Terminator: Dark Fate (2019) (SPOILERS) When I wrote my 23 to see in 2019, I speculated that James Cameron might be purposefully giving his hand-me-downs to lesser talents because he hubristically didn’t want anyone making a movie that was within a spit of the proficiency we’ve come to expect from him. Certainly, Robert Rodriguez and Tim Miller are leagues beneath Kathryn Bigelow, Jimbo’s former spouse and director of his Strange Days screenplay. Miller’s no slouch when it comes to action – which is what these movies are all about, let’s face it – but neither is he a craftsman, so all those reviews attesting that Terminator: Dark Fate is the best in the franchise since Terminator 2: Judgment Day may be right, but there’s a considerable gulf between the first sequel (which I’m not that big a fan of) and this retcon sequel to that sequel.
Star Trek II: The Wrath of Khan (1982) (SPOILERS) I don’t love Star Trek, but I do love Star Trek II: The Wrath of Khan. That probably isn’t just me, but a common refrain of many a non-devotee of the series. Although, it used to apply to The Voyage Home (the funny one, with the whales, the Star Trek even the target audience for Three Men and a Baby could enjoy). Unfortunately, its high regard has also become the desperate, self-destructive, song-and-verse, be-all-and-end-all of the overlords of the franchise itself, in whichever iteration, it seems. This is understandable to an extent, as Khan is that rare movie sequel made to transcendent effect on almost every level, and one that stands the test of time every bit as well (better, even) as when it was first unveiled.
Repo Man (1984) In fairness, I should probably check out more Alex Cox’s
later works. Before I consign him to the status of one who never made good on
the potential of his early success. But the bits and pieces I’ve seen don’t
hold much sway. I pretty much gave up on him after Walker. It seemed as if the accessibility of Repo Man was a happy accident, and he was subsequently content to
drift further and further down his own post-modern punk rabbit hole, as if
affronted by the “THE MOST ASTONISHING
FEATURE FILM DEBUT SINCE STEVEN SPIELBERG’S DUEL” accolade splashed over
the movie’s posters (I know, I have a copy; see below).
The Two Popes (2019) (SPOILERS) Ricky Gervais’ Golden Globes joke, in which he dropped The Two Popes onto a list of the year’s films about paedophiles, rather preceded the picture’s Oscar prospects (three nominations), but also rather encapsulated the conversation currently synonymous with the forever tainted Roman Catholic church; it’s the first thing anyone thinks of. And let’s face it, Jonathan Pryce’s unamused response to the gag could have been similarly reserved for the fate of his respected but neglected film. More people will have heard Ricky’s joke than will surely ever see the movie. Which, aside from a couple of solid lead performances, probably isn’t such an omission.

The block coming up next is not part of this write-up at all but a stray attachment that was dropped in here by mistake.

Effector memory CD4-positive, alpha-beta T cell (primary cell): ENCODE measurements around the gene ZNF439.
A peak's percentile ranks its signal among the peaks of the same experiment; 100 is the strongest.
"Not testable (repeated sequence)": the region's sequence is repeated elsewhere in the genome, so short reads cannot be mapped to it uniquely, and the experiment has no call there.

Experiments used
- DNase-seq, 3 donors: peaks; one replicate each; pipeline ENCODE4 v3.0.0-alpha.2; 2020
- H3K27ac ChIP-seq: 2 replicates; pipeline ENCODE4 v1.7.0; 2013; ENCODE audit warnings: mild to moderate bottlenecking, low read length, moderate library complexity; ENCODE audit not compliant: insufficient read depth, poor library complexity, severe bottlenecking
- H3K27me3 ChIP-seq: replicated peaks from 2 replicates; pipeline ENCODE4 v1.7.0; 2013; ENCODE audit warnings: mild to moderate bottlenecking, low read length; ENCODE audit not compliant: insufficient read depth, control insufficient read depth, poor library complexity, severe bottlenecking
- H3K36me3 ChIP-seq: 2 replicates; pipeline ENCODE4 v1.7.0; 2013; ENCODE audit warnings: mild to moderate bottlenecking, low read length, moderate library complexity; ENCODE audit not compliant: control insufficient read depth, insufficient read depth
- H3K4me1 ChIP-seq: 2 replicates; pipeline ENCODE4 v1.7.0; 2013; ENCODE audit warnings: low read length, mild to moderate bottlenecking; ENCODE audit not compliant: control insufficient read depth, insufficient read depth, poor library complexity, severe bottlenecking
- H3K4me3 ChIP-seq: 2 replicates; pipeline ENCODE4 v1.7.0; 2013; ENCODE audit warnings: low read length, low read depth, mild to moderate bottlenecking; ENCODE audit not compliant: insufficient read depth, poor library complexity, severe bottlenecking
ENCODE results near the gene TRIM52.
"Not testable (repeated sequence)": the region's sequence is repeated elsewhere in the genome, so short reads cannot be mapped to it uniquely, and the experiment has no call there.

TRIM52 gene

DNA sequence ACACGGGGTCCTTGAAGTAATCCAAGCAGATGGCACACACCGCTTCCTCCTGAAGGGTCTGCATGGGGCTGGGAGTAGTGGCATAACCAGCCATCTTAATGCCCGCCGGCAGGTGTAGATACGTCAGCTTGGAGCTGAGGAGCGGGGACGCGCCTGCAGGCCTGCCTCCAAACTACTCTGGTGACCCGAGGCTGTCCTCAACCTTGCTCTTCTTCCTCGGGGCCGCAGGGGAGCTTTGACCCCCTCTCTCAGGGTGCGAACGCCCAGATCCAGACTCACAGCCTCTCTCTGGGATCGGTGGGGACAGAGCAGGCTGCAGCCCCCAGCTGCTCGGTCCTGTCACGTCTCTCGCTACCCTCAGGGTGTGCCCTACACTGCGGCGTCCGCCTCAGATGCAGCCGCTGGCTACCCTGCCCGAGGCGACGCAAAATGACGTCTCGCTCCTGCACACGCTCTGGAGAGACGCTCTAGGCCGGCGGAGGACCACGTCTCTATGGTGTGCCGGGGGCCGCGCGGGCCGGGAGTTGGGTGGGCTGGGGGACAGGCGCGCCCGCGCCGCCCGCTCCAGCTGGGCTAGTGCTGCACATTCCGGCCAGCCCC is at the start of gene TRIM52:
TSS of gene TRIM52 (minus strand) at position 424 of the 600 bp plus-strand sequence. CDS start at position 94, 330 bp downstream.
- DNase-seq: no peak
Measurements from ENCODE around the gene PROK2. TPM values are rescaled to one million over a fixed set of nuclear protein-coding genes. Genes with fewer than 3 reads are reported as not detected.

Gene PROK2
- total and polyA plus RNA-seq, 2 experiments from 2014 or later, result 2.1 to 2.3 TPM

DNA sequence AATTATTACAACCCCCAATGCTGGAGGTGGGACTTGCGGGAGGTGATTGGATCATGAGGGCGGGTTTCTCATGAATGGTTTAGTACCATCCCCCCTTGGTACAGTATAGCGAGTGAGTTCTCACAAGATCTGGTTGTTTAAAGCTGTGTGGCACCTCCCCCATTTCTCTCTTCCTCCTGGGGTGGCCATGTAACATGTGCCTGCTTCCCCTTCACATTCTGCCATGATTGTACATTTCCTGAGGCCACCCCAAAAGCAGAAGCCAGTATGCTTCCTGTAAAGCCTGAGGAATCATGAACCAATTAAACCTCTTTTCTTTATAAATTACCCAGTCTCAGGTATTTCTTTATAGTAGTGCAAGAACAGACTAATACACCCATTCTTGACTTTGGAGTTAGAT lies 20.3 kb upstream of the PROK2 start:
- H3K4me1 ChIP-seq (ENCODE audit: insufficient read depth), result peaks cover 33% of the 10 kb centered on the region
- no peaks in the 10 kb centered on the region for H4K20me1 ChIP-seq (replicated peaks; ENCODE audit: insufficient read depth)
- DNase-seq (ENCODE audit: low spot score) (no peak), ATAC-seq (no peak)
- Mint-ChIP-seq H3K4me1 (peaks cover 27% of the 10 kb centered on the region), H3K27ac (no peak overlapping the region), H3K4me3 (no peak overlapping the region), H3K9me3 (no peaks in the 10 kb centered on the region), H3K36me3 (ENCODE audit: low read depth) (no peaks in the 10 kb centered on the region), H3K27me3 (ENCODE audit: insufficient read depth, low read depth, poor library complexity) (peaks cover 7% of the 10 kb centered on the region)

(SPOILERS) When I first heard the premise of Sam Mendes’ Oscar-bait World War I movie – co-produced by Amblin Partners, as Spielberg just loves his sentimental war carnage – my first response was that it sounded highly contrived, and that I’d like to know how, precisely, the story Mendes’ granddad told him would bear any relation to the events he’d be depicting. And just why he felt it would be appropriate to honour his relative’s memory via a one-shot gimmick. None of that has gone away on seeing the film. It’s a technical marvel, and Roger Deakins’ cinematography is, as you’d expect, superlative, but that mastery rather underlines that 1917 is all technique, that when it’s over and you get a chance to draw your breath, the experience feels a little hollow, a little cynical and highly calculated, and leaves you wondering what, if anything, Mendes was really trying to achieve, beyond an edge-of-the-seat (near enough) first-person actioner.